A team of archeologists has found more than 52 unidentified bodies inside a cemetery in Falfurrias, in the US state of Texas.
The discovery of the human remains, which were inside plastic bags or in direct contact with the earth, has caused an outcry among state and local authorities, as well as the public.
Brooks County has opened an investigation into the affair and is now debating how to respond to criticism from legislators who called the burial conditions “unacceptable.”
Falfurrias is known for being a high-volume transit area for undocumented migrants crossing from Mexico into the United States.
“If we hear that word [Falfurrias], it’s probably bad news,” says Rafael Larraenza, director of Los Ángeles del Desierto (The Desert Angels), a volunteer-run search and rescue group.
The reason for the town’s bad reputation is its rugged geography and social fabric, which translates into a high risk of death for illegal migrants — either through exposure or at the hands of criminal gangs.
If we hear the word Falfurrias, it’s probably bad news”
Rafael Larraenza, director of The Desert Angels
Benny Martínez, spokesman for the sheriff’s office in Brooks County, told EL PAÍS that police and state officials would be meeting on Tuesday in Austin to determine what steps to take in this case.
“We need to know exactly who was involved in the burial of these bodies and find out what happened,” he said. “Until then we cannot speculate [...].”
A group of anthropology students led by forensic anthropologist Lori Baker of Baylor University exhumed the bodies over the course of the last two weeks as part of a project called Reuniting Families, run jointly by Texas State University and Indianapolis University.
State authorities insist on the need for an investigation
Researchers conducted 52 exhumations, yet found many more bodies than they were expecting. The exact figure is still unclear.
Since 2013, Baker’s team has been conducting this effort in order to identify the hundreds of people who have lost their lives trying to cross the border. Until now, 110 bodies had been exhumed.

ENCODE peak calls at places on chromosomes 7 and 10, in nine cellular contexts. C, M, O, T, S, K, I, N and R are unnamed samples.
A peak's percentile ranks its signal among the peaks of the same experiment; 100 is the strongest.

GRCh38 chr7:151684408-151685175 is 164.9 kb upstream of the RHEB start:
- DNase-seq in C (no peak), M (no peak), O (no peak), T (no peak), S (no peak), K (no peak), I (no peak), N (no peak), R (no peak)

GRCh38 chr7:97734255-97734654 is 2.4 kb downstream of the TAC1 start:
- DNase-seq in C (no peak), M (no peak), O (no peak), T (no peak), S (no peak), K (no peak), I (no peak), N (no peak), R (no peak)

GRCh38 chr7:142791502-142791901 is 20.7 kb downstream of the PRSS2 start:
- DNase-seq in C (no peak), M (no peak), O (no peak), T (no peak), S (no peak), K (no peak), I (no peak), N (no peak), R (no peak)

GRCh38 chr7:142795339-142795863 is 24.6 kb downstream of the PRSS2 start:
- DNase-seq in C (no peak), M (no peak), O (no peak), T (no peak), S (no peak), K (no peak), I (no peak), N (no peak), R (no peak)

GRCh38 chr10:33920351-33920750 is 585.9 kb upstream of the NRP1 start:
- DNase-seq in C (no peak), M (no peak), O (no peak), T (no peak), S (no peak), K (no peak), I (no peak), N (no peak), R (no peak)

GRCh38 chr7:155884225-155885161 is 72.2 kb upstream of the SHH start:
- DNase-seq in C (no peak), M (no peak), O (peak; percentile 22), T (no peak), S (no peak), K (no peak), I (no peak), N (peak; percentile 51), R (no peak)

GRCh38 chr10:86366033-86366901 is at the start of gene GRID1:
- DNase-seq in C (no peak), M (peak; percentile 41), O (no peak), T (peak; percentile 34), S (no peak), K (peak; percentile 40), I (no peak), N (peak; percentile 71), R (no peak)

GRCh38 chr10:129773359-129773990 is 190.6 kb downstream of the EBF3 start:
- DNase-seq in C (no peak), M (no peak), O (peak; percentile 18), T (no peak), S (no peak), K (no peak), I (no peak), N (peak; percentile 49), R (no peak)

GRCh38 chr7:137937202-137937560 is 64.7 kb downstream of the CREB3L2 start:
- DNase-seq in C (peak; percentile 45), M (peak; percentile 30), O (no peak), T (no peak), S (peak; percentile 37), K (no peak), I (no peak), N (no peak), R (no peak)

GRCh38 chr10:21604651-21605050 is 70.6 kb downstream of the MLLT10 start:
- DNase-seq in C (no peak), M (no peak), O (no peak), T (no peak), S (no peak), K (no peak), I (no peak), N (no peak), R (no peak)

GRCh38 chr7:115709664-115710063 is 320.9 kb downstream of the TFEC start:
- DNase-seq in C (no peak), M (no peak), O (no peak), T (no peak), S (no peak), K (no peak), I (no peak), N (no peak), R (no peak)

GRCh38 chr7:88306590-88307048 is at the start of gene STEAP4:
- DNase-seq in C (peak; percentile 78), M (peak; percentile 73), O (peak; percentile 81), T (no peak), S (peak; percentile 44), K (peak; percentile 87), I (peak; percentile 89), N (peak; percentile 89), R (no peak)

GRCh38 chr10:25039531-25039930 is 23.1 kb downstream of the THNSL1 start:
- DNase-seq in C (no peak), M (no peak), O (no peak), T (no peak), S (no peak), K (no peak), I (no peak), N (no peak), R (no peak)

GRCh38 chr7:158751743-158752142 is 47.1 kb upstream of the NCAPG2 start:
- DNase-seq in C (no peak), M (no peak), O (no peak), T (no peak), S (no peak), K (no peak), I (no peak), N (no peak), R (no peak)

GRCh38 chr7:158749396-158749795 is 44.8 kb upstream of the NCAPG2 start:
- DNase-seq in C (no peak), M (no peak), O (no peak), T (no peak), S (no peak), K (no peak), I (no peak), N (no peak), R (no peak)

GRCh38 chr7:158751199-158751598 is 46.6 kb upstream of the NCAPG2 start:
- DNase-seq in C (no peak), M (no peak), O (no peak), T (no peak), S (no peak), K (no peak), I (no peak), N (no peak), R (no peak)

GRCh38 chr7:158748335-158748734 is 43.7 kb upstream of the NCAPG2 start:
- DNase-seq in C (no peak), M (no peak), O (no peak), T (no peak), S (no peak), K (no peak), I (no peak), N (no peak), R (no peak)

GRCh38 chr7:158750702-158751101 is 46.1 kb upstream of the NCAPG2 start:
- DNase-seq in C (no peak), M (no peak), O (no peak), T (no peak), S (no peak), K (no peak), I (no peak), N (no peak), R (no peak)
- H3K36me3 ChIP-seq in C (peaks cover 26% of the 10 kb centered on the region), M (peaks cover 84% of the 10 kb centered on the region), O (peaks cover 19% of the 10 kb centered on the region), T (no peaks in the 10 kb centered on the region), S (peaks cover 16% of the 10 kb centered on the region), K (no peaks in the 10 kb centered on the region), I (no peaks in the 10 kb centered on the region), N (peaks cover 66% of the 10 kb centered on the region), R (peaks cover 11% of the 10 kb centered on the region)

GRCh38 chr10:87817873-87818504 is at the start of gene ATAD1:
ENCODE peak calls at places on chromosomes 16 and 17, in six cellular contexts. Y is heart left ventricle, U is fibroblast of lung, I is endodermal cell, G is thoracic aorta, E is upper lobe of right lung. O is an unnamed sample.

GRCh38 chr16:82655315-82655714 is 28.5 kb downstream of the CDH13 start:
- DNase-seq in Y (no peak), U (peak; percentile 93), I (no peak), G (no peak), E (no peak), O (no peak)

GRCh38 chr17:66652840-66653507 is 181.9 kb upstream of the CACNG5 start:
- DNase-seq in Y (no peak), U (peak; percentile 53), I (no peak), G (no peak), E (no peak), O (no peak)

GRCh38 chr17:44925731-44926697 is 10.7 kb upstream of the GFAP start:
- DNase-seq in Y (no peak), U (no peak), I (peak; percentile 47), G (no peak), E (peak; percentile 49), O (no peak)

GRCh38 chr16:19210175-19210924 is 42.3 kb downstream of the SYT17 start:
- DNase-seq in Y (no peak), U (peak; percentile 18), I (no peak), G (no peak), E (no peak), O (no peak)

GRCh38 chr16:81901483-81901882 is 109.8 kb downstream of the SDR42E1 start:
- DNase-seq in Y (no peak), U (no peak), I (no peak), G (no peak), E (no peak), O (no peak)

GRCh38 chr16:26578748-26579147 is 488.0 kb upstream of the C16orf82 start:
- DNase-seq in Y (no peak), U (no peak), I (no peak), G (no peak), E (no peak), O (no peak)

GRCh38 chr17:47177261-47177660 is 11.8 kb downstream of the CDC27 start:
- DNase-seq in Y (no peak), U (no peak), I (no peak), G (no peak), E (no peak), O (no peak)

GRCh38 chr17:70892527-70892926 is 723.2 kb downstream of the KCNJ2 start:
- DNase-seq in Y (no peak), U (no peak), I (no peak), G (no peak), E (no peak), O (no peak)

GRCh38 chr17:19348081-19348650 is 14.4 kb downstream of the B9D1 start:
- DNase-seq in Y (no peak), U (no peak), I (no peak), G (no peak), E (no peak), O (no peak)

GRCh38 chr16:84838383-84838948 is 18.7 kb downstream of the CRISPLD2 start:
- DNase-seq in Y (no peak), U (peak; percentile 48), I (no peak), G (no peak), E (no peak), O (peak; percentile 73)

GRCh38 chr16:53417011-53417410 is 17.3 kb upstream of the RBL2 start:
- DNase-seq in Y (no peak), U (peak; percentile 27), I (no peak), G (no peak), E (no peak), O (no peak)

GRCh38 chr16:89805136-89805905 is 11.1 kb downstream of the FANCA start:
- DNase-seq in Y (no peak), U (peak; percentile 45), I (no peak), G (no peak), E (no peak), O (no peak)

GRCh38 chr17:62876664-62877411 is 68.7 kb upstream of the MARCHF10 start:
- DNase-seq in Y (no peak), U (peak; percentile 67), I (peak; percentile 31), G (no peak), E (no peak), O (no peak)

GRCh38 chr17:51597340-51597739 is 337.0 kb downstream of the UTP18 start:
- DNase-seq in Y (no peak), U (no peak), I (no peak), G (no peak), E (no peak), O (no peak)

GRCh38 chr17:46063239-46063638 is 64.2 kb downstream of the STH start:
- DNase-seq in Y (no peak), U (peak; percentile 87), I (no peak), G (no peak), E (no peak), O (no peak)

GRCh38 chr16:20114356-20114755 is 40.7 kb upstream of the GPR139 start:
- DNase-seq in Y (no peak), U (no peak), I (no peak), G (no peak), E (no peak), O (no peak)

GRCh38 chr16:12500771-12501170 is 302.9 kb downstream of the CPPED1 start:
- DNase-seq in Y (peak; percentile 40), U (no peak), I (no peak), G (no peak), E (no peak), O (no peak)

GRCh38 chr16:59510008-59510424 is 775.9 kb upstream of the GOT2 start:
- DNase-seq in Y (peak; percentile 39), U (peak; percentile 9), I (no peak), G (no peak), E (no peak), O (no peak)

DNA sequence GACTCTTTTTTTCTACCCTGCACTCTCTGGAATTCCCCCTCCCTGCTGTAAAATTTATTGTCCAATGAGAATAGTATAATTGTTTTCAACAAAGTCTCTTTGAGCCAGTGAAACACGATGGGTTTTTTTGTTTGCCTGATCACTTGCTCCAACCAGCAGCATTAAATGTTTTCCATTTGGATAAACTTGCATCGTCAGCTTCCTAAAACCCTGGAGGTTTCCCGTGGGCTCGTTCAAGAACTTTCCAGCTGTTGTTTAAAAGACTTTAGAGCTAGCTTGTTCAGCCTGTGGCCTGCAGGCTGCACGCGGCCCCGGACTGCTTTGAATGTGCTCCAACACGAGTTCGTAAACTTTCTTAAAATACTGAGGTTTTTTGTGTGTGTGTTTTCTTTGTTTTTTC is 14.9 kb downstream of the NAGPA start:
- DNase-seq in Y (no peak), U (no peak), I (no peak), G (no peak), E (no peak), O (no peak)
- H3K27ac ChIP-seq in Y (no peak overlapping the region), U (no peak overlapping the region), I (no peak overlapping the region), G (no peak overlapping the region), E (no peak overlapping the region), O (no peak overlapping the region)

In 2012, Brooks County began running DNA tests on the victims for identification purposes, as required by state law. But the sheer volume of remains found in the area means that results depend on support from projects such as Reuniting Families.
Baker and her team were surprised by the way the bodies were buried. Some were inside plastic bags, while others had no containers of any kind. All were located inside the Sacred Heart Burial Park.
The local media are mentioning the Funeraria del Angel Howard-Williams funeral home, which has been tasked by the police to take care of the unclaimed bodies of undocumented migrants. Its alleged involvement in the case is still unclear, however.
The San Antonio-based TV station KSAT recently reported Baker as denying that what she found was a mass grave, and calling that term “inaccurate.” Instead she talked about several plots with co-mingled remains inside them.
But state authorities, including the senator Juan Hinojosa de McAllen and representative Terry Canales, insisted on the need for an investigation.
“There is no doubt that a crime has occurred here, and we need to protect this spot to prevent evidence from being tampered with or destroyed,” said Canales.
The legislator insisted on sending the world the message that Texas does not disrespect the dead.